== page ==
The Three Days
The three days of the Triduum are Holy Thursday, Good Friday, and Holy Saturday. They are considered the holiest days in our Church year. And while attending in person is a wonderful way to celebrate, if you have young children, it can be difficult. And doing some of these activities in your faith formation class can introduce some liturgical aspects of the Triduum to those who may not experience them otherwise.
Adapt these ideas for your group or family as needed. Gather at whatever time of day is best for you. Make the space you gather in special: place candles, a crucifix, if you have holy water, and a bible on a table. Use a white cloth for Holy Thursday and Holy Saturday, red for Good Friday.
Depending on the age of your children, you can read from a children’s bible. If possible, have older children read the passage after practicing. Start each reading with A reading from the Holy Gospel of …” At the end, say, “The Gospel of the Lord” and respond with “Praise to you, Lord Jesus, Christ.”
Today is Holy Thursday. It is the day we remember and celebrate Jesus giving us Himself in Holy Communion. The readings for the Mass tell us about the Jewish Passover as Moses, and the people prepared to leave Egypt. The second reading is from St. Paul, and it tells the story of the Last Supper. The Gospel, though, tells us not about the meal but about what Jesus did after the meal for his apostles.
Read John 13:1-15; if that’s too long for your family, use verses 4-10; 12-15.
After reading the Gospel passage, have everyone close their eyes as you slowly read the following:
We are going to put ourselves in the room with Jesus and His disciples. Imagine you can see the room and the table and the cushions on the floor. Can you smell the food? Hear them talking? Jesus and his disciples have eaten their meal. They had lamb, bitter herbs, unleavened bread and wine. They sang songs and prayed. Jesus told them that He would be with them always. You can see them sitting around the table, feeling full and happy after a good meal. And then Jesus gets up and gets ready to wash everyone’s feet. This is strange. Dinner is over. Don’t you wash before dinner, when people first come into the house? Why is Jesus doing this? I think I understand why Peter says not to wash his feet. I would feel weird for someone as holy as Jesus to wash my feet. Jesus tells him that He must do so Peter can have a part in Jesus’ life and what He has in store for him. Okay, I want what Jesus has to give me, so He can wash my feet. Maybe it’s not so much about having clean feet. Jesus tells the apostles why He washed their feet. As an example. Examples are better than words; they help me understand. Jesus wants the apostles to wash other people’s feet just like He washed theirs. Does that mean I should wash other people’s feet? I think it does. Is it really about washing feet, though? Or is it about serving others? Being kind? Helpful? What else is it about? It’s about not thinking you are better than others. If Jesus, who is the Son of God, can wash feet, then I can do what I’m asked to do. That is what Jesus wants us to learn. To take care of others. How can I take care of others?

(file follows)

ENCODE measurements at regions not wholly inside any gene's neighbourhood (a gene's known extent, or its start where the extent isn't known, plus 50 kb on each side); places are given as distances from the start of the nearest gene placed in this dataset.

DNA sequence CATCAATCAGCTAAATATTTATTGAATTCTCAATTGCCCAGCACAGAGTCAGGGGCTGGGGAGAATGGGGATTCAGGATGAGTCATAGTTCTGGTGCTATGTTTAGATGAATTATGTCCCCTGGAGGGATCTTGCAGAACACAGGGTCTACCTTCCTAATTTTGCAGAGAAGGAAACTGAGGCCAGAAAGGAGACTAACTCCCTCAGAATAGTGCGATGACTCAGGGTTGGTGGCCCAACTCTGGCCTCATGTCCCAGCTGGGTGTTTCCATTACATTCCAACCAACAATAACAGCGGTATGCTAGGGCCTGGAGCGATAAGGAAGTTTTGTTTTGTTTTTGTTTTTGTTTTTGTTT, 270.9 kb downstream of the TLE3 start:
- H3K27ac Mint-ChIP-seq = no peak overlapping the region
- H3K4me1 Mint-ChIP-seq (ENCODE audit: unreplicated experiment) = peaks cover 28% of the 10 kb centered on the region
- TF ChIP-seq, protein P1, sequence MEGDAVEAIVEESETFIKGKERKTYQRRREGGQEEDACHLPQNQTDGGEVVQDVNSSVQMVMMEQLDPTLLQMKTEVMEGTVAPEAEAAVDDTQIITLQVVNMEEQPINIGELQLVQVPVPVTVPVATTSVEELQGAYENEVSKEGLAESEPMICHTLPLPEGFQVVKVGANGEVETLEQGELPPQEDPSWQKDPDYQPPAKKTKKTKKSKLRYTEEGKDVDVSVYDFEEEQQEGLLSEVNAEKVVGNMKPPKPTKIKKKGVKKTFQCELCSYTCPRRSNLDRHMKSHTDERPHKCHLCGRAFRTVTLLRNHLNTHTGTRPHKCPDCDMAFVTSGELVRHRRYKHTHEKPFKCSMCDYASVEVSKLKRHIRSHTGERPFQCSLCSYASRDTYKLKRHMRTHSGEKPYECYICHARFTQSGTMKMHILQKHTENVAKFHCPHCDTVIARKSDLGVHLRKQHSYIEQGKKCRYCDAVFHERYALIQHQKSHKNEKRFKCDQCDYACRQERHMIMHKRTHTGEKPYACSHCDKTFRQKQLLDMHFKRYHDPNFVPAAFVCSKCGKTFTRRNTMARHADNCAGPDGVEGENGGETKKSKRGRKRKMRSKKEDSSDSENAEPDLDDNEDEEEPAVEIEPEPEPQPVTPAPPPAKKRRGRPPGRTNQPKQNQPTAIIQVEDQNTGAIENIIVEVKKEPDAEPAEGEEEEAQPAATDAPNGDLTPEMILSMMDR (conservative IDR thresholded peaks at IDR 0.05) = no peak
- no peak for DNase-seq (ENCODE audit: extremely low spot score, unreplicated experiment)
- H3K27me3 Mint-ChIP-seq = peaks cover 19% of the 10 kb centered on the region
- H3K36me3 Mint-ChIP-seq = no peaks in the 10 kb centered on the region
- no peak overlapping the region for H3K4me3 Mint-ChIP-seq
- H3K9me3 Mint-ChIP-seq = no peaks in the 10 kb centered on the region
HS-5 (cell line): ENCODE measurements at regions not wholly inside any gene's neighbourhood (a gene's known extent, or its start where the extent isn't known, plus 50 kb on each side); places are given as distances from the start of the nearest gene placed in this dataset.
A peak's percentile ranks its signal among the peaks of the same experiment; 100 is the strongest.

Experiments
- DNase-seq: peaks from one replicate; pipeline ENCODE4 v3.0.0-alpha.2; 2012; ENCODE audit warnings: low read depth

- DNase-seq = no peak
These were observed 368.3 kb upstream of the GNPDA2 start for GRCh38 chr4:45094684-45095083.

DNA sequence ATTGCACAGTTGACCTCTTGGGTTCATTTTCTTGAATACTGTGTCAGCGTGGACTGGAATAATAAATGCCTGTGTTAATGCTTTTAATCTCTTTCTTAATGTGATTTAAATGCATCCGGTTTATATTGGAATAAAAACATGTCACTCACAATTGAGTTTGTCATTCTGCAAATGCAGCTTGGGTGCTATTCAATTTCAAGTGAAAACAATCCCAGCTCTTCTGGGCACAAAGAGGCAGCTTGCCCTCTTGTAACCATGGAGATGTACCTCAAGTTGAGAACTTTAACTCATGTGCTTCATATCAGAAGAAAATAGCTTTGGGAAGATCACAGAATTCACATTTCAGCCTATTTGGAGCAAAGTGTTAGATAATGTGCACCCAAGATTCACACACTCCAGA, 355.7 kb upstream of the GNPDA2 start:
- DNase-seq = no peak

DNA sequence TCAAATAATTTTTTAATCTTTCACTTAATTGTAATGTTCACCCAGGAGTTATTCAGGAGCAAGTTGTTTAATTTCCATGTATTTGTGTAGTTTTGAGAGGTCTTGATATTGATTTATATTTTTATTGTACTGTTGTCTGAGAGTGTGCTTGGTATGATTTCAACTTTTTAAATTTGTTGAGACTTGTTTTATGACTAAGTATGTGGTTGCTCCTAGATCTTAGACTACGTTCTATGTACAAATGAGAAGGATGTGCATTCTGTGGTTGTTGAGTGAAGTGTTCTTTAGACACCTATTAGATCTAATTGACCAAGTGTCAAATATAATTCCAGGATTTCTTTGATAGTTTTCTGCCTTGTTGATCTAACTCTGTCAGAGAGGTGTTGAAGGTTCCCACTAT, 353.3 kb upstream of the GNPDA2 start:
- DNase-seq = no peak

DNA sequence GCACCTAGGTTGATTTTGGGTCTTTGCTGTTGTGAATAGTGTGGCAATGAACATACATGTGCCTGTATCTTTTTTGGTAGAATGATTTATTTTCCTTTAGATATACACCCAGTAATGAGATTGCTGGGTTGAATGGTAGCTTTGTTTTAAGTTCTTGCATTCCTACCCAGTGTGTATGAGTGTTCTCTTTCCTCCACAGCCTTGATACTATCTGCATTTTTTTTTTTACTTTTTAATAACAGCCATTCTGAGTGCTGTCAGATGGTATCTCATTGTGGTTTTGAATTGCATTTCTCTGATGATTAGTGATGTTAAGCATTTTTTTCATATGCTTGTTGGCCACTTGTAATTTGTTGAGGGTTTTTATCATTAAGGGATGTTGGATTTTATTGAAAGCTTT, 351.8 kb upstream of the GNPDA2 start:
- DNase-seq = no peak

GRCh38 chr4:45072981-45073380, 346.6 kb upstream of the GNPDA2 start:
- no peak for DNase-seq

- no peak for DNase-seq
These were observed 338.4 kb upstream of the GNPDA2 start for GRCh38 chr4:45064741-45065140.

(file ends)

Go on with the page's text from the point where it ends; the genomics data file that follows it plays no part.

After a few minutes of quiet, have everyone open their eyes. Discuss with the class/family their feelings and thoughts. Here are a few questions to get started: What would it be like to have Jesus wash your feet? Why does Jesus show his apostles what to do? How can you wash other people’s feet? 4. How can we, as a family, wash each other’s feet?
Song to close: Servant Song
Today we remember the death of Jesus. The Gospel reading we read tells us what happened from Jesus’ arrest in the Garden of Gethsemane all the way to his burial. This mediation will focus on John 19:16-30.
After reading John 19:16-30, begin the meditation:
Let’s imagine that we are there with Jesus and his apostles. What are we thinking? How do we feel?